Paul Schulze has a fascinating post and infographic up on the Fanpage Karma blog analyzing whether or not Facebook is still a useful tool for businesses, titled, alarmingly, "Attention! Facebook is losing its footing - user posts decreasing." The only thing is, according to the Fanpage Karma blog's analysis, Schulze's alarm might be perfectly justified.
Schulze's thesis is that, due to several factors, Facebook is becoming less and less valuable for businesses. After analyzing more than 1,000 business pages across many different industries, some very telling patterns emerged. Said Schulze, "while the average page had around 2.26 million fans in April 2014, it shrunk to 2.04 million in May 2015. This has to do with Facebook getting rid of fake users, which made pages like Starbucks lose over a million users."
So some of the loss of fans isn't on Facebook exactly, but a bigger problem is that there are just fewer posts, on both the business and the user side. People and businesses are communicating and interacting less and less. Part of this is almost certainly increased competition from newer social networks like Snapchat, which is eating away at not only Facebook's userbase, but more importantly the attention of both younger users and business that want to capture that highly prized demographic.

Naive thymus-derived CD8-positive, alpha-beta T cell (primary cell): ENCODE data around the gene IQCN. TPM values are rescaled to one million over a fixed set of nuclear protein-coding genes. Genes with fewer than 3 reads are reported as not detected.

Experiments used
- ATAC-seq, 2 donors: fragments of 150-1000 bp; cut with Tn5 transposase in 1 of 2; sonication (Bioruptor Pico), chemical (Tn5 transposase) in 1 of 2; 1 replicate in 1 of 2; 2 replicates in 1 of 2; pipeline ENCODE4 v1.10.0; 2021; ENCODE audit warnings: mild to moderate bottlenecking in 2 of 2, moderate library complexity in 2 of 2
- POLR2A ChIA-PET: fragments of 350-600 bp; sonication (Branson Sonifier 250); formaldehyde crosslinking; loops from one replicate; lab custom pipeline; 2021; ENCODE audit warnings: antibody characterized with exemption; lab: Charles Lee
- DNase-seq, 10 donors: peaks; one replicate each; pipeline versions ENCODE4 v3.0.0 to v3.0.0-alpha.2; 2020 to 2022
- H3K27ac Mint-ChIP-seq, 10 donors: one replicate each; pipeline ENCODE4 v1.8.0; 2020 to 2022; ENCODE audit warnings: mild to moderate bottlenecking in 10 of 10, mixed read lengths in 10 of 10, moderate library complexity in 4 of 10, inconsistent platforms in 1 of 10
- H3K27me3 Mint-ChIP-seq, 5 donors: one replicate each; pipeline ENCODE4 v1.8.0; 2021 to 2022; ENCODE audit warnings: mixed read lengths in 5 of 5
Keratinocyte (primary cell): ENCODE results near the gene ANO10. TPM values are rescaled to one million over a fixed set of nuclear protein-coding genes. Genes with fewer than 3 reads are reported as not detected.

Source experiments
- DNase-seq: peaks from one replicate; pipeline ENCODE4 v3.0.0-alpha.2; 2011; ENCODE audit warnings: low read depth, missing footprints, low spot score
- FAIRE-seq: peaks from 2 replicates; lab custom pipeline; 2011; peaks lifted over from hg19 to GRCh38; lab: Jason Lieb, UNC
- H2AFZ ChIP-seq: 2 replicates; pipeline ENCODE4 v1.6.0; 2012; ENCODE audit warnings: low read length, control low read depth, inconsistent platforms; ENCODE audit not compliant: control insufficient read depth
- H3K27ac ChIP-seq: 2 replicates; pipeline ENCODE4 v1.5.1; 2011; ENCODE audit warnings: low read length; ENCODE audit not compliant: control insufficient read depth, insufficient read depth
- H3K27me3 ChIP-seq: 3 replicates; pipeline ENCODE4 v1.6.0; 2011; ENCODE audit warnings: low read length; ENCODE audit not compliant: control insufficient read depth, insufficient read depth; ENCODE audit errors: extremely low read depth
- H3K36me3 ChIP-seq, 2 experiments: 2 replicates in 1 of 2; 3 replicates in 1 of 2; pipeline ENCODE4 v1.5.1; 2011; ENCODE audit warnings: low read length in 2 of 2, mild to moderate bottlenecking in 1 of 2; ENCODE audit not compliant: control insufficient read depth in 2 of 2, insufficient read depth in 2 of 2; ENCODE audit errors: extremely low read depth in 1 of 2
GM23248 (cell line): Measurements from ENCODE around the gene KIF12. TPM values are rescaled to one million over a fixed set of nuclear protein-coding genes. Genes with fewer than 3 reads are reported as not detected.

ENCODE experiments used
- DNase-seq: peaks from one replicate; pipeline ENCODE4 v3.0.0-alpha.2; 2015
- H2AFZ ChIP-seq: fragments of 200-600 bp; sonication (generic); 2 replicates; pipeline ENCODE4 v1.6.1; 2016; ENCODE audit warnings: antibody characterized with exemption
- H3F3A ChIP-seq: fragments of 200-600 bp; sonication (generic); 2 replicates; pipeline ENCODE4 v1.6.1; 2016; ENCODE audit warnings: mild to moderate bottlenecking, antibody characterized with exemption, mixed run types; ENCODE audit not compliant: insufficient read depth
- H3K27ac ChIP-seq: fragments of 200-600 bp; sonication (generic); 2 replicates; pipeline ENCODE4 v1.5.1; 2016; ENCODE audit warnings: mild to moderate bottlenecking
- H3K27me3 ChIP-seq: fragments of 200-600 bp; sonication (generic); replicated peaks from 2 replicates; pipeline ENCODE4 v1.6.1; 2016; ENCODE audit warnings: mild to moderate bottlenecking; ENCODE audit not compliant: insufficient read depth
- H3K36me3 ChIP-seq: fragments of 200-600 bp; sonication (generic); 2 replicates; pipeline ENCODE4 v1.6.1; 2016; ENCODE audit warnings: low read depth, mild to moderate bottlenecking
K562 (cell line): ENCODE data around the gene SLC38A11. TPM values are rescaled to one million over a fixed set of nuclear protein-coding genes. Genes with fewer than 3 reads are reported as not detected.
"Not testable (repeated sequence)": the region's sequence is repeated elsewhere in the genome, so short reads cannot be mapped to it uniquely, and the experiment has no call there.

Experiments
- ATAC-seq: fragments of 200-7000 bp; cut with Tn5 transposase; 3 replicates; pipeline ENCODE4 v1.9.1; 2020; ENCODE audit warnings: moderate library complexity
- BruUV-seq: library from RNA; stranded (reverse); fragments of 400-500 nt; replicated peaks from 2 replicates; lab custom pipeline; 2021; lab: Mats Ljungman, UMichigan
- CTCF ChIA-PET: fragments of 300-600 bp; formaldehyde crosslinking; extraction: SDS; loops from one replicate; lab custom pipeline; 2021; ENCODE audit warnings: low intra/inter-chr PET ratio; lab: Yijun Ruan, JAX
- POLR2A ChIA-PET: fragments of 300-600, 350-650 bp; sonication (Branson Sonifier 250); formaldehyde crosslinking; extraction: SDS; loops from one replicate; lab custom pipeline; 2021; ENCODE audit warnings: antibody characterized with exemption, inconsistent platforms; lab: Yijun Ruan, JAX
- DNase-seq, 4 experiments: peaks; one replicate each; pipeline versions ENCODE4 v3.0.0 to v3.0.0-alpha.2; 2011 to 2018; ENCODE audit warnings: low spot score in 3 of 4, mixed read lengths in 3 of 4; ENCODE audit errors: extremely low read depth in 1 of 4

Another problem is that when businesses are interacting with their customers they aren't doing it very well. According to Schulze, "over the last 12 months [fewer and fewer] users had their questions answered. A whopping 12% less users got a response [when they ask questions on a business page]." And while people are getting their questions answered faster, taking 17 hours when it used to take 31, it's still a ridiculous amount to time to wait. This is especially ugly considering that "most questions are rather simple."
Basically, Facebook is so widespread and ubiquitous now that it is now having a lot of trouble getting new users. Hence why they are attempting to get the internet to people and areas without it, in the hopes of garnering even more users. But even then, as the platform (and its users) age, it is going to have more and more trouble keeping businesses focused and happy.
Which leads to this infographic. I don't know the answer to the titular question, but Facebook should probably put some effort into making sure it is "no."